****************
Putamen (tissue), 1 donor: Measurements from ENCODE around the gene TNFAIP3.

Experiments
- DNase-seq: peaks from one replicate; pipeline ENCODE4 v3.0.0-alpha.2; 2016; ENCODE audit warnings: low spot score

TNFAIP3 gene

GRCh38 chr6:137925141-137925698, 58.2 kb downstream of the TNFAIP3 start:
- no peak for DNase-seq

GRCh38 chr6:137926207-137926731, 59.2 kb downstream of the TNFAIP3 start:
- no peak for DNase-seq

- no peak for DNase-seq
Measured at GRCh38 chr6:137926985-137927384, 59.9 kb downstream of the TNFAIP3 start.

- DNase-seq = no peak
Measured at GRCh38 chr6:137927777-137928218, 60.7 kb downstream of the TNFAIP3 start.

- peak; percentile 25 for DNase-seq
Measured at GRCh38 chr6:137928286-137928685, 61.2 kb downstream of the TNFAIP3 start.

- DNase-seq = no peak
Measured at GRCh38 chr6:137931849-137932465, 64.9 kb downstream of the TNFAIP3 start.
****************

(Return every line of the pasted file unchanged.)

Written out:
Putamen (tissue), 1 donor: Measurements from ENCODE around the gene TNFAIP3.

Experiments
- DNase-seq: peaks from one replicate; pipeline ENCODE4 v3.0.0-alpha.2; 2016; ENCODE audit warnings: low spot score

TNFAIP3 gene

GRCh38 chr6:137925141-137925698, 58.2 kb downstream of the TNFAIP3 start:
- no peak for DNase-seq

GRCh38 chr6:137926207-137926731, 59.2 kb downstream of the TNFAIP3 start:
- no peak for DNase-seq

- no peak for DNase-seq
Measured at GRCh38 chr6:137926985-137927384, 59.9 kb downstream of the TNFAIP3 start.

- DNase-seq = no peak
Measured at GRCh38 chr6:137927777-137928218, 60.7 kb downstream of the TNFAIP3 start.

- peak; percentile 25 for DNase-seq
Measured at GRCh38 chr6:137928286-137928685, 61.2 kb downstream of the TNFAIP3 start.

- DNase-seq = no peak
Measured at GRCh38 chr6:137931849-137932465, 64.9 kb downstream of the TNFAIP3 start.